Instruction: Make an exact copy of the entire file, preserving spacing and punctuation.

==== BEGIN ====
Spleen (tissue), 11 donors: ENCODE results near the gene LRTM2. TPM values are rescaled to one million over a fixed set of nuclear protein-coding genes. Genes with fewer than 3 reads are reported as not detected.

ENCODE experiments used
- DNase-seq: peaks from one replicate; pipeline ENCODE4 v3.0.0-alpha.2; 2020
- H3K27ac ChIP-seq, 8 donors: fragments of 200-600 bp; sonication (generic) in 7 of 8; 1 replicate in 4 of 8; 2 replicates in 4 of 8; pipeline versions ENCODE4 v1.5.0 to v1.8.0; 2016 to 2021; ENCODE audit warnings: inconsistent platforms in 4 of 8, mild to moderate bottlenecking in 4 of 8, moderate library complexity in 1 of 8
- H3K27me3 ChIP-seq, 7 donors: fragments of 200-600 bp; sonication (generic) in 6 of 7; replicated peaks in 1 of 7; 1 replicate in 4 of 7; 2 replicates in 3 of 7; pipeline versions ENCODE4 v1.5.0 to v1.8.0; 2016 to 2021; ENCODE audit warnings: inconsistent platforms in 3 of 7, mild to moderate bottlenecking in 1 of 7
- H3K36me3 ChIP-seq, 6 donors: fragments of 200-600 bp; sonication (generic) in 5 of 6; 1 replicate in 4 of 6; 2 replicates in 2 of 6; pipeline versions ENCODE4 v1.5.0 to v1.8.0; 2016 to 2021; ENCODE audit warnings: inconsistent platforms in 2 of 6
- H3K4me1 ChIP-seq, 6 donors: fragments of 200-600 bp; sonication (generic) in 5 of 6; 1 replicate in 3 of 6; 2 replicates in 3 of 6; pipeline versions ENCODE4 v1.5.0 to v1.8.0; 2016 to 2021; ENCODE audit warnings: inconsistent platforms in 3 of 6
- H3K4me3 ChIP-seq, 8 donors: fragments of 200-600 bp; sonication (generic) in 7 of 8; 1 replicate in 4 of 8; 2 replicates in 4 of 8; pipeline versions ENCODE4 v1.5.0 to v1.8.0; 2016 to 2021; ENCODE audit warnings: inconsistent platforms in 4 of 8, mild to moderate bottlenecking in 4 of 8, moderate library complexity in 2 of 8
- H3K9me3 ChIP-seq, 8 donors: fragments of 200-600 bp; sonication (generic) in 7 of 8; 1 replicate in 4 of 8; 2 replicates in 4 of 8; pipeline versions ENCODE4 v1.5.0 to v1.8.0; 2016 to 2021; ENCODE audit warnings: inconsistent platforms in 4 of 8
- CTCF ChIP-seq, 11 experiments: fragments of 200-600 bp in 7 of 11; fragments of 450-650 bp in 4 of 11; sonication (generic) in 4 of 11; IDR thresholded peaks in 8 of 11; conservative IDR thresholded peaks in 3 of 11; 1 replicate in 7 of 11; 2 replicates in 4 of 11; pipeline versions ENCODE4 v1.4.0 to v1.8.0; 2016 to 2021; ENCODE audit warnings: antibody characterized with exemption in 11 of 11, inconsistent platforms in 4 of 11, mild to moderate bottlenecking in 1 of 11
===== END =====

Spleen (tissue), 11 donors: ENCODE results near the gene LRTM2. TPM values are rescaled to one million over a fixed set of nuclear protein-coding genes. Genes with fewer than 3 reads are reported as not detected.

ENCODE experiments used
- DNase-seq: peaks from one replicate; pipeline ENCODE4 v3.0.0-alpha.2; 2020
- H3K27ac ChIP-seq, 8 donors: fragments of 200-600 bp; sonication (generic) in 7 of 8; 1 replicate in 4 of 8; 2 replicates in 4 of 8; pipeline versions ENCODE4 v1.5.0 to v1.8.0; 2016 to 2021; ENCODE audit warnings: inconsistent platforms in 4 of 8, mild to moderate bottlenecking in 4 of 8, moderate library complexity in 1 of 8
- H3K27me3 ChIP-seq, 7 donors: fragments of 200-600 bp; sonication (generic) in 6 of 7; replicated peaks in 1 of 7; 1 replicate in 4 of 7; 2 replicates in 3 of 7; pipeline versions ENCODE4 v1.5.0 to v1.8.0; 2016 to 2021; ENCODE audit warnings: inconsistent platforms in 3 of 7, mild to moderate bottlenecking in 1 of 7
- H3K36me3 ChIP-seq, 6 donors: fragments of 200-600 bp; sonication (generic) in 5 of 6; 1 replicate in 4 of 6; 2 replicates in 2 of 6; pipeline versions ENCODE4 v1.5.0 to v1.8.0; 2016 to 2021; ENCODE audit warnings: inconsistent platforms in 2 of 6
- H3K4me1 ChIP-seq, 6 donors: fragments of 200-600 bp; sonication (generic) in 5 of 6; 1 replicate in 3 of 6; 2 replicates in 3 of 6; pipeline versions ENCODE4 v1.5.0 to v1.8.0; 2016 to 2021; ENCODE audit warnings: inconsistent platforms in 3 of 6
- H3K4me3 ChIP-seq, 8 donors: fragments of 200-600 bp; sonication (generic) in 7 of 8; 1 replicate in 4 of 8; 2 replicates in 4 of 8; pipeline versions ENCODE4 v1.5.0 to v1.8.0; 2016 to 2021; ENCODE audit warnings: inconsistent platforms in 4 of 8, mild to moderate bottlenecking in 4 of 8, moderate library complexity in 2 of 8
- H3K9me3 ChIP-seq, 8 donors: fragments of 200-600 bp; sonication (generic) in 7 of 8; 1 replicate in 4 of 8; 2 replicates in 4 of 8; pipeline versions ENCODE4 v1.5.0 to v1.8.0; 2016 to 2021; ENCODE audit warnings: inconsistent platforms in 4 of 8
- CTCF ChIP-seq, 11 experiments: fragments of 200-600 bp in 7 of 11; fragments of 450-650 bp in 4 of 11; sonication (generic) in 4 of 11; IDR thresholded peaks in 8 of 11; conservative IDR thresholded peaks in 3 of 11; 1 replicate in 7 of 11; 2 replicates in 4 of 11; pipeline versions ENCODE4 v1.4.0 to v1.8.0; 2016 to 2021; ENCODE audit warnings: antibody characterized with exemption in 11 of 11, inconsistent platforms in 4 of 11, mild to moderate bottlenecking in 1 of 11